Every earnings season there is one day that has the ability to completely change the mood of investors. In this earnings season that date is October 29. On that day we will get earnings reports from four different components of the so-called FAANG stocks. The only one of the group not reporting that day is Netflix (NFLX). The other four will report that night—Facebook (FB), Amazon (AMZN), Apple (AAPL), and Google/Alphabet (GOOG).
So far this earnings season it appears that companies that are beating their earnings and revenue forecasts aren’t being rewarded as greatly as usual and companies that miss are getting punished more than usual. Approximately 84% of companies are beating estimates and that is slightly higher than the average quarter.
What is really interesting is how stocks are reacting after the reports. The average move higher for stocks beating EPS estimates is 0.32%. For stocks that are missing on EPS estimates, the average decline is 4.07%. Those figures were from Bloomberg TV this morning. For companies that miss on their earnings estimate, the historical average is for a decline of just over 2%.
One concern going in to Thursday is that the tech sector has seen the worst declines after earnings so far this earnings season. The overall average move for stocks in the sector is -2.9%. Comparatively, the average move for healthcare stocks is +2.9%.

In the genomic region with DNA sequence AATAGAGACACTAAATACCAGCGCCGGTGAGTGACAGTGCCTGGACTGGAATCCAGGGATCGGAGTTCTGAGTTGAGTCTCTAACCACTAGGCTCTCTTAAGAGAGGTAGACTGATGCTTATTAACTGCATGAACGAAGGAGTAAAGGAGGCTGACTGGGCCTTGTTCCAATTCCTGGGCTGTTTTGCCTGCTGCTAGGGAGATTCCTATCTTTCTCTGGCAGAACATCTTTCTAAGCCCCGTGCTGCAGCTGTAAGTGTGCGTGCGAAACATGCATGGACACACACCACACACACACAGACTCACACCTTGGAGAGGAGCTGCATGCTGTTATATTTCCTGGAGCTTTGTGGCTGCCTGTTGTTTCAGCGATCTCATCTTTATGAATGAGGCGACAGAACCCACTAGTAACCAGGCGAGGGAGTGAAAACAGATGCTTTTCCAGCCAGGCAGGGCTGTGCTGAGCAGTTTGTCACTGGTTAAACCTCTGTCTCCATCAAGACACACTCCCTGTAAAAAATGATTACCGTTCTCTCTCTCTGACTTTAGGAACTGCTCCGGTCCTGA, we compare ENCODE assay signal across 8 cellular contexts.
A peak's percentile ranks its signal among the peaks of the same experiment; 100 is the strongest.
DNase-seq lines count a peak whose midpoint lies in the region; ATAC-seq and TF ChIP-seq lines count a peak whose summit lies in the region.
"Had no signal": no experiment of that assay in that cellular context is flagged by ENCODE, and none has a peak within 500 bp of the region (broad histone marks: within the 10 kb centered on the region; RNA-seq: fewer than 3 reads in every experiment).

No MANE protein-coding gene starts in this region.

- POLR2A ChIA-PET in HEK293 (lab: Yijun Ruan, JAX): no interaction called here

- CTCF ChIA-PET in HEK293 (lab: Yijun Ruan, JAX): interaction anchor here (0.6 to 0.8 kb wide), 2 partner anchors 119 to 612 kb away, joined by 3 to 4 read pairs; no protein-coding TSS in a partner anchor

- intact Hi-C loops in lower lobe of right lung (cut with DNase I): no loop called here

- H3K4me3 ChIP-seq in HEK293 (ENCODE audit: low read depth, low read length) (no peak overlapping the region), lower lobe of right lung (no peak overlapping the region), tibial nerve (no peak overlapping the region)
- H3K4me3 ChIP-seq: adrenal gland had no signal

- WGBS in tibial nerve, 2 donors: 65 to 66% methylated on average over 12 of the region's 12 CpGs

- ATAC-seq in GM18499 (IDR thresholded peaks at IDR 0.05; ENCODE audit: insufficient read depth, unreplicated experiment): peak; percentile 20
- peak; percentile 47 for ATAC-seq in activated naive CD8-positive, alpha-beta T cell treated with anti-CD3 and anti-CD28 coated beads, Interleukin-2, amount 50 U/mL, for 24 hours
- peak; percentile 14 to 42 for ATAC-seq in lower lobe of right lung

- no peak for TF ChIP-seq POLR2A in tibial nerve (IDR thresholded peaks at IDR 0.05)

The FAANG stocks are a combination of tech, communication services, and consumer discretionary companies. As you can imagine, the sentiment toward the four stocks is pretty bullish heading in to the earnings announcements.
We see that Apple has the lowest buy percentage is 64.1% and that is slightly below average. The other three stocks all have buy percentages over 85% and are well above average. The short interest ratios are all four well below average, making it highly unlikely that we will see a short covering rally on any of them.
The Tickeron scorecard has Alphabet rated as a “strong buy”, Facebook and Amazon are both have “buy” ratings, and Apple is rated as a “sell”.